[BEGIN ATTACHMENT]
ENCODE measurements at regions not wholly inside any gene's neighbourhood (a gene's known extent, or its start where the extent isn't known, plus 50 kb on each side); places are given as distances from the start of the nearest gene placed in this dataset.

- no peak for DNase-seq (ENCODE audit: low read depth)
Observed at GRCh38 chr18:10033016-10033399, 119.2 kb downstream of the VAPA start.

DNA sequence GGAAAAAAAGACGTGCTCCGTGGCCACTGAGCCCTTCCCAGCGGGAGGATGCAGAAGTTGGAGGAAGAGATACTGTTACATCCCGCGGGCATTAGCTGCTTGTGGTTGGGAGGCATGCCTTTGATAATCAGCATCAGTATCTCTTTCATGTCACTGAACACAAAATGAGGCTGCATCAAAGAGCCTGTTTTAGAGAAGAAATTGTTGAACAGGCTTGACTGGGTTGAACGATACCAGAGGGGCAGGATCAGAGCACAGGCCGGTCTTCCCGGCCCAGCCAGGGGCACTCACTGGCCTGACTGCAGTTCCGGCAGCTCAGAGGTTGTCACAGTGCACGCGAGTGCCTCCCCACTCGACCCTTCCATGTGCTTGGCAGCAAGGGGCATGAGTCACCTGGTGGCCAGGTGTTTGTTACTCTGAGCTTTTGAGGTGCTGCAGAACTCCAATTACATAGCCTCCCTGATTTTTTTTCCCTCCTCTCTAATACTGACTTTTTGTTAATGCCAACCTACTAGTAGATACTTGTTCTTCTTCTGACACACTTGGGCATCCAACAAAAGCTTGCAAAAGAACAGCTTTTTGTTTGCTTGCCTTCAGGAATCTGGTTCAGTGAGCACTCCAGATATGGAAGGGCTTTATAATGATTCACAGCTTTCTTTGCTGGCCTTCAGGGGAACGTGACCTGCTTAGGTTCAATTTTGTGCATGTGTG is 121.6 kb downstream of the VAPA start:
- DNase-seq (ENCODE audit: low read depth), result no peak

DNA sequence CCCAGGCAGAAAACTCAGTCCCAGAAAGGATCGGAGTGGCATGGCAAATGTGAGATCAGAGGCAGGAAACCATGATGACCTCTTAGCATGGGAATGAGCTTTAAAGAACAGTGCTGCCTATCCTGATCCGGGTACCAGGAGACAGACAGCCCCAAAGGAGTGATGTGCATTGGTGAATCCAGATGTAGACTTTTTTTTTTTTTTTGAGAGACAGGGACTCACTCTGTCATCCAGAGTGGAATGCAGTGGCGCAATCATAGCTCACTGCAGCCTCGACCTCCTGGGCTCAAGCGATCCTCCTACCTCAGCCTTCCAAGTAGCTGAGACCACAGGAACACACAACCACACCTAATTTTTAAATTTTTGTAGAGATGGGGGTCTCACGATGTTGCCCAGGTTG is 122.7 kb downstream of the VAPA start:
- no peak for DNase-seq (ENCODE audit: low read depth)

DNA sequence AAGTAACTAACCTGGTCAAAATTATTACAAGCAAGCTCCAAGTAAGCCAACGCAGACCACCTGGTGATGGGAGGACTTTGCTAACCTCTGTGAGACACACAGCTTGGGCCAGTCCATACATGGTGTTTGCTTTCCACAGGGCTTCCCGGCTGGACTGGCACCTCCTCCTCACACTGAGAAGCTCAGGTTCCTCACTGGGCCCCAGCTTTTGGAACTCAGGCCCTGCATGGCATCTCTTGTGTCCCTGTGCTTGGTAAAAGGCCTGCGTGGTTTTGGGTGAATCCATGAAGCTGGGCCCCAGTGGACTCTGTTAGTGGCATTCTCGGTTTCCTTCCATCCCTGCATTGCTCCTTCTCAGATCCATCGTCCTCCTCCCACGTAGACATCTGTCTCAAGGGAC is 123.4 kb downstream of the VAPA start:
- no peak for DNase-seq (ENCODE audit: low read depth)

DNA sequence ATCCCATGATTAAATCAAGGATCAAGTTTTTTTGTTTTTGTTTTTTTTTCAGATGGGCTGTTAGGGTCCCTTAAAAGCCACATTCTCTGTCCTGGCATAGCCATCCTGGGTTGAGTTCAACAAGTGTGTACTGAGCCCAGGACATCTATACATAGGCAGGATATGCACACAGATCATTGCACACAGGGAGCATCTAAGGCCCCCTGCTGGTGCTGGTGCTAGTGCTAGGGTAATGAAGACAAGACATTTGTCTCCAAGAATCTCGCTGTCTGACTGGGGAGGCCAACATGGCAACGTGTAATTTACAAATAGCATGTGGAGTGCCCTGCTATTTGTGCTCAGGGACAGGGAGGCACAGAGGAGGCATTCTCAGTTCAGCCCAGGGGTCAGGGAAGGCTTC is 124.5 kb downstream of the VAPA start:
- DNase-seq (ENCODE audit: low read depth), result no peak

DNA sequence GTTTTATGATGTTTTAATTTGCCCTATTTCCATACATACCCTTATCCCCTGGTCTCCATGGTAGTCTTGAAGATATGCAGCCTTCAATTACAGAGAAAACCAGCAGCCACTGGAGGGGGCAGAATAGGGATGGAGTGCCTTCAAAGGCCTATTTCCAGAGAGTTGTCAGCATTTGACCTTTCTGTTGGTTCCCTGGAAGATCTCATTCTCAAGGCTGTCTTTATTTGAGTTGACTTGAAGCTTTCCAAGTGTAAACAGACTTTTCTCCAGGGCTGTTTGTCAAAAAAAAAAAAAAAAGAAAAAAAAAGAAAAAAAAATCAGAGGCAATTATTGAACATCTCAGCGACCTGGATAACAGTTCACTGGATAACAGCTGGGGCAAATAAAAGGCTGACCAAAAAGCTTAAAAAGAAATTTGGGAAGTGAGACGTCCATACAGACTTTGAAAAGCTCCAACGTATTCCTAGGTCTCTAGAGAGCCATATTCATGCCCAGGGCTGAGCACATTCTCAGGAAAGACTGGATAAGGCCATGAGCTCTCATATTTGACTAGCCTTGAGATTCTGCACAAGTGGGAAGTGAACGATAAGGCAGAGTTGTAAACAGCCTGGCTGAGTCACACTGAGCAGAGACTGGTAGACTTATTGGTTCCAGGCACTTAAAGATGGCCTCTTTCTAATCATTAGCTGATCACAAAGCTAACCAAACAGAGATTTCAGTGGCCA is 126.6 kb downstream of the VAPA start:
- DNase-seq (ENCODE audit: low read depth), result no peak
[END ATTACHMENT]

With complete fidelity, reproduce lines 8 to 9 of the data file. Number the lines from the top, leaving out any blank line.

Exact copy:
DNA sequence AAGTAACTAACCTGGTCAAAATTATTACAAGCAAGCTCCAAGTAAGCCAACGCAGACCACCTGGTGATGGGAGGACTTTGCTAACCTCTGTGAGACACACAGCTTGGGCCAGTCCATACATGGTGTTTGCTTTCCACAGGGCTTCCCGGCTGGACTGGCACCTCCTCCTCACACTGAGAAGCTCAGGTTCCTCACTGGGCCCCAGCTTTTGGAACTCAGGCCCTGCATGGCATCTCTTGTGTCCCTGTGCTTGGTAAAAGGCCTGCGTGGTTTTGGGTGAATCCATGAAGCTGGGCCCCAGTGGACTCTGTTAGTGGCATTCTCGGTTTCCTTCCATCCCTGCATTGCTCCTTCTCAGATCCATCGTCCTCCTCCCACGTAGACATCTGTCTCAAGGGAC is 123.4 kb downstream of the VAPA start:
- no peak for DNase-seq (ENCODE audit: low read depth)